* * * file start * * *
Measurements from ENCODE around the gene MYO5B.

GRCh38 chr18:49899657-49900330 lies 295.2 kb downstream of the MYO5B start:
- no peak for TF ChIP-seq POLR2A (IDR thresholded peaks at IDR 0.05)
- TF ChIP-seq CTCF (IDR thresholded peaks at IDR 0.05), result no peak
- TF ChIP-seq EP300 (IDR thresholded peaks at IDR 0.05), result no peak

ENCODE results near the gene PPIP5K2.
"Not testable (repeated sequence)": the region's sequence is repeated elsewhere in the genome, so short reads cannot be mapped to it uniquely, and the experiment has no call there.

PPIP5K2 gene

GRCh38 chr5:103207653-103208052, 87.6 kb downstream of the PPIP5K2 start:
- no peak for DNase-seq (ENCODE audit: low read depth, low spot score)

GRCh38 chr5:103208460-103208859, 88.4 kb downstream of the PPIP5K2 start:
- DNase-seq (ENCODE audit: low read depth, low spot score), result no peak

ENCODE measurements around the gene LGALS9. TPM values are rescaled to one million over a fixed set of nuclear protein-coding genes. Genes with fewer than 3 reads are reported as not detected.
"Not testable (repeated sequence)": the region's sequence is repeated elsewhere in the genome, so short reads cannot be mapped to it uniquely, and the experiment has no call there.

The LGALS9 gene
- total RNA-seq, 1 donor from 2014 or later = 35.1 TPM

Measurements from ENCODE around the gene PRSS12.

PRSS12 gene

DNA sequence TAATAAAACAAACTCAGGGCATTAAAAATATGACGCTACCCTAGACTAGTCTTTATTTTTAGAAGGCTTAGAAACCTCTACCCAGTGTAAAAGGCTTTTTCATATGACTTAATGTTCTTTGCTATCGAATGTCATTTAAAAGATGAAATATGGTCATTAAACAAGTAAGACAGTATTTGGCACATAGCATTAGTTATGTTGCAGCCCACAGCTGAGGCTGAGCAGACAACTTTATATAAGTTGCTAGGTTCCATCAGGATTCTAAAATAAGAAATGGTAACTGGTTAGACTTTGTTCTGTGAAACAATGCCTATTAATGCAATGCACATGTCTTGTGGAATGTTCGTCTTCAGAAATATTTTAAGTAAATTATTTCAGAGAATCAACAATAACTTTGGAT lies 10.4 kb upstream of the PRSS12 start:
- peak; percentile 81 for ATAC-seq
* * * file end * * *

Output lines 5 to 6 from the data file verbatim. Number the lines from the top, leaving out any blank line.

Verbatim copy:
- TF ChIP-seq EP300 (IDR thresholded peaks at IDR 0.05), result no peak

ENCODE results near the gene PPIP5K2.